Inside the castle - dioramas tell the story

Inside the castle - dioramas tell the story

Inside the castle - dioramas tell the story

This walk-through attraction has not always been in Disneyland, but was added in 1957 when Walt Disney's most extravagant animated motion picture ever, Sleeping Beauty, was released. Walt Disney assigned Ken Anderson (who worked on Sleeping Beauty) to create an attraction in the cramped space inside the Castle. One day, Walt, Ken, and a man named Emile Kuir (he designed the sets for 20,000 Leagues Under the Sea,) walked through the Castle to check out the space. Emile wore a white suit that day. The Castle was packed full of cats and within a few minutes, Emile's white suit was dark because it was covered with fleas, and Walt and Ken were covered, too! Yuck!

(By the way, MousePlanet's Disneyland Information Guide section has a special "Hidden Treasures" photo tour on the castle walk through, you can go to it by clicking on THIS LINK.)

Also in the castle is the Princess Boutique, a shop containing everything a princess needs. Slippers, gowns, crowns, perfumes and much, much more. Across from the Boutique (still in the Castle) is the Heraldry Shoppe, where you can buy collectable family coats of arms and souvenir family crests.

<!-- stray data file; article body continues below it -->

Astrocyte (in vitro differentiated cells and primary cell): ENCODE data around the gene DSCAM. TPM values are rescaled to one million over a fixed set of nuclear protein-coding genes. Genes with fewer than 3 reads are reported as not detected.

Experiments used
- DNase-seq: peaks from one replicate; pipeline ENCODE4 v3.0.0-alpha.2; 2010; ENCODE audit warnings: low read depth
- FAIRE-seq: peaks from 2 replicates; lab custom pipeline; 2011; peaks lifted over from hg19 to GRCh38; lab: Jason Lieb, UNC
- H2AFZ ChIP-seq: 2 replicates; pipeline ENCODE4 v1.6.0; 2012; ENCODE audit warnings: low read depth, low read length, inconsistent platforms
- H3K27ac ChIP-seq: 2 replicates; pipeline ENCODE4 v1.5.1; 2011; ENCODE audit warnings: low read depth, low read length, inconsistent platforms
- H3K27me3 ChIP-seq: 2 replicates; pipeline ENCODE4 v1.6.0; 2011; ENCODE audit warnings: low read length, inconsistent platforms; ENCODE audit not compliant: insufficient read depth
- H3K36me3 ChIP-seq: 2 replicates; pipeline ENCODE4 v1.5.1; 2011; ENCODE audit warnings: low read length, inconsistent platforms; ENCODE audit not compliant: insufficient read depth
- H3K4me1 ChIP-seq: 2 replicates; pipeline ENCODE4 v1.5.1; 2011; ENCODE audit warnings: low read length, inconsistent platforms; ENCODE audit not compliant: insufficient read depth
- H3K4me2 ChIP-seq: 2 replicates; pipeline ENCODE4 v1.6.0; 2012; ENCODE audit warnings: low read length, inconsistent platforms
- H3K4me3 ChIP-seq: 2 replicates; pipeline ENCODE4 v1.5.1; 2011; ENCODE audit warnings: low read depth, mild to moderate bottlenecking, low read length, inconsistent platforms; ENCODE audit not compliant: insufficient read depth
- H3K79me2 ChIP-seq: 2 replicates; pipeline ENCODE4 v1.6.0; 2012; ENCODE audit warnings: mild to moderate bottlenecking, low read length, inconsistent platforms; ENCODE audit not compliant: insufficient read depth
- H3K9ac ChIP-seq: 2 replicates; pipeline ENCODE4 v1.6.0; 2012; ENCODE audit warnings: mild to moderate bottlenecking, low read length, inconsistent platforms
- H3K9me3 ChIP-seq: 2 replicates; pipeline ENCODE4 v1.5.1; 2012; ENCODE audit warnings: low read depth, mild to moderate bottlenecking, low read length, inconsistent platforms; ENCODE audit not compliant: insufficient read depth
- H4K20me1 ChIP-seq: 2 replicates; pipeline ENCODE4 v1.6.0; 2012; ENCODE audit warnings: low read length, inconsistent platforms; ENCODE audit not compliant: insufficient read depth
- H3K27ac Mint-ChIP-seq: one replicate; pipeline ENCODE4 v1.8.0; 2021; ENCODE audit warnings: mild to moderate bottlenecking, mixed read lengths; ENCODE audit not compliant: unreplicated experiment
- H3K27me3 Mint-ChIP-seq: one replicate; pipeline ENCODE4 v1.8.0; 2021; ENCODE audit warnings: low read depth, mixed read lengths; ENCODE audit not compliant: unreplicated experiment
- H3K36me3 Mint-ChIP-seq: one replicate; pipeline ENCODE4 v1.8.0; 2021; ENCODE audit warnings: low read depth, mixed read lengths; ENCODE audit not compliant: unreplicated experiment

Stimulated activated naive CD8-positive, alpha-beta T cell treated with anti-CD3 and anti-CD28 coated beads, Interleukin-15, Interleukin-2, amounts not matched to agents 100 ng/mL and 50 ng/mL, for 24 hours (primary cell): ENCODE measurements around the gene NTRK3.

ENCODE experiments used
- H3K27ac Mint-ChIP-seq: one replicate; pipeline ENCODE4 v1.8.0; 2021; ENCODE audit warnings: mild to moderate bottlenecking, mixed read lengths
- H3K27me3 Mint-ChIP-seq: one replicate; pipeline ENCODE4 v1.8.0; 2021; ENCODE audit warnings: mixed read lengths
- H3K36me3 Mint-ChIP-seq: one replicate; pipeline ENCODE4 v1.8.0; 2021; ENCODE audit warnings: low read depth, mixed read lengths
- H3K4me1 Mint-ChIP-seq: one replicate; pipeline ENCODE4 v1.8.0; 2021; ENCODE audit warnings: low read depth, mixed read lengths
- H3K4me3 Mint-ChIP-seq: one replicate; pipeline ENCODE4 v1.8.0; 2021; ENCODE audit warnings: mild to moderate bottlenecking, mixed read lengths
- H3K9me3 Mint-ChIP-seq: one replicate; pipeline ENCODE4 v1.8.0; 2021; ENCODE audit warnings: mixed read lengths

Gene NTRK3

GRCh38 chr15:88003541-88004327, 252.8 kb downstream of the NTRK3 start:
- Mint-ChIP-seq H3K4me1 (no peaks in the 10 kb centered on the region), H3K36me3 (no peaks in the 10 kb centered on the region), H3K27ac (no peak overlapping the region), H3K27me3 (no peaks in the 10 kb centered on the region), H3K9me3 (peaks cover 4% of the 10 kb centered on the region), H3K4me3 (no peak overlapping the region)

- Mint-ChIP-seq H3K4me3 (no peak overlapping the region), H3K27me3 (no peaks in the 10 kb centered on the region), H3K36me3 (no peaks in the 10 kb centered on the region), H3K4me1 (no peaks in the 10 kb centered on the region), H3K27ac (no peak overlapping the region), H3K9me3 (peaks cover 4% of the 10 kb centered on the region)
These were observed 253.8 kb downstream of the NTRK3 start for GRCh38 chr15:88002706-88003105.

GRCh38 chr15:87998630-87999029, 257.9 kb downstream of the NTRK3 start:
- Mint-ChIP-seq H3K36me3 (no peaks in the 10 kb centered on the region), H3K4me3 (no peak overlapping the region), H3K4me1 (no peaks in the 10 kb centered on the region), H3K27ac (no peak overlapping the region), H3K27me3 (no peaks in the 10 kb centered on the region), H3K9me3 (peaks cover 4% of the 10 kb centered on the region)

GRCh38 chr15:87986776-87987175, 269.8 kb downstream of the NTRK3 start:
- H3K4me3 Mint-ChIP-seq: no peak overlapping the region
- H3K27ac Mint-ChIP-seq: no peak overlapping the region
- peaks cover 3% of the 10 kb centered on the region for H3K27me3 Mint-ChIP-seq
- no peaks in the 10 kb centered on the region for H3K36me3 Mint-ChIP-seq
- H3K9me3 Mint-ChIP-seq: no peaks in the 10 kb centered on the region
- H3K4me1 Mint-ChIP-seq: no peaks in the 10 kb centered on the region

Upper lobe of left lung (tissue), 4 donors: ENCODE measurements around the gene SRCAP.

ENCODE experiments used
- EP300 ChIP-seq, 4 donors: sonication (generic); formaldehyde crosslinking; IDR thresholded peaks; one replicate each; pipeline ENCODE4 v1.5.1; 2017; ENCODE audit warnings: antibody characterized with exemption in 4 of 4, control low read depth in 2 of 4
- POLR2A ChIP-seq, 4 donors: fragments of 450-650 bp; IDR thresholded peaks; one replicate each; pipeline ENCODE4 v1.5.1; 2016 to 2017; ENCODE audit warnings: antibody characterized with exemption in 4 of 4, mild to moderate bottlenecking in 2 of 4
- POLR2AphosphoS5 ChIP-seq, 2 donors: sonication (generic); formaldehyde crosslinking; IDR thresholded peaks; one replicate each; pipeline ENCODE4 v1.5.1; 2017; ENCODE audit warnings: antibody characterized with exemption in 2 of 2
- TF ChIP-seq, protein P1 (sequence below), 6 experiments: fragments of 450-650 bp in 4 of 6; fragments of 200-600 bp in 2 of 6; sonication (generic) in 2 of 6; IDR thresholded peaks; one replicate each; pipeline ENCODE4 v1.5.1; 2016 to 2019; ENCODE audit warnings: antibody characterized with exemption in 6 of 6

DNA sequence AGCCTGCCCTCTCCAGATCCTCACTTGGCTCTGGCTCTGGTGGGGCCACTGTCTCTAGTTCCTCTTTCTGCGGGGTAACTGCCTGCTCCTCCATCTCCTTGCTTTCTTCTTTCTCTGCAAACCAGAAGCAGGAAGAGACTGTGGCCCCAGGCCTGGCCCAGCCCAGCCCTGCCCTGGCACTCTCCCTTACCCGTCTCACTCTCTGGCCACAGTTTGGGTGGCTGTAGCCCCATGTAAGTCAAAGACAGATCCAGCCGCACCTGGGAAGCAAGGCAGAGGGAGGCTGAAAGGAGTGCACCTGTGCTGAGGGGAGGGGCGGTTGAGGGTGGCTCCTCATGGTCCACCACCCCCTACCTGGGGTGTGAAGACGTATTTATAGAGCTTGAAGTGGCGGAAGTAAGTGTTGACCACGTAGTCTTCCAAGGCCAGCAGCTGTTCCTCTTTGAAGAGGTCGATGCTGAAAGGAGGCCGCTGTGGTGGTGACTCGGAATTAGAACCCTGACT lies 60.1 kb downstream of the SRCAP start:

The castle today
The castle today

The Castle isn't just a pretty landmark in Disneyland... it serves as a reminder that Disneyland is built on a foundation of dreams and imagination. When the Castle was being built, Walt Disney wanted its spires plated in 22-karat gold to make them sparkle. Roy Disney (Walt's brother) wasn't happy about this because it was going to cost a lot of money. So Walt sent him away on a trip and had it done while he was gone. However, Walt left one of the spires plain to show that as long as there was imagination in the world, Disneyland would never be finished.


The column about Sleeping Beauty Castle was suggested to me by a reader. (Thanks, Michelle). If you have any questions, comments or even suggestions, you can e-mail me at

FastFact: Tarzan's Treehouse is approximately 70' tall, weighs 150 tons, and is anchored to the ground by roots 42 feet long!

Sleeping Beauty Castle


My name is Jewel.

I am almost 13 years old, and a typical junior high student. I live with my mom, dad, and little brother. My family and I have annual passes to Disneyland so we go quite often. I love school, and science has always been a favorite subject of mine. I am in band and hope to be involved in music for the rest of my life.

Right now, my career goal is to become a deejay. In my mind, that is the coolest job in the world! My hobbies include: listening to and playing music, reading, writing, messing around on the computer and hanging out at Disneyland. We have seven cats (four of them found us), a black Labrador, and I have a goldfish.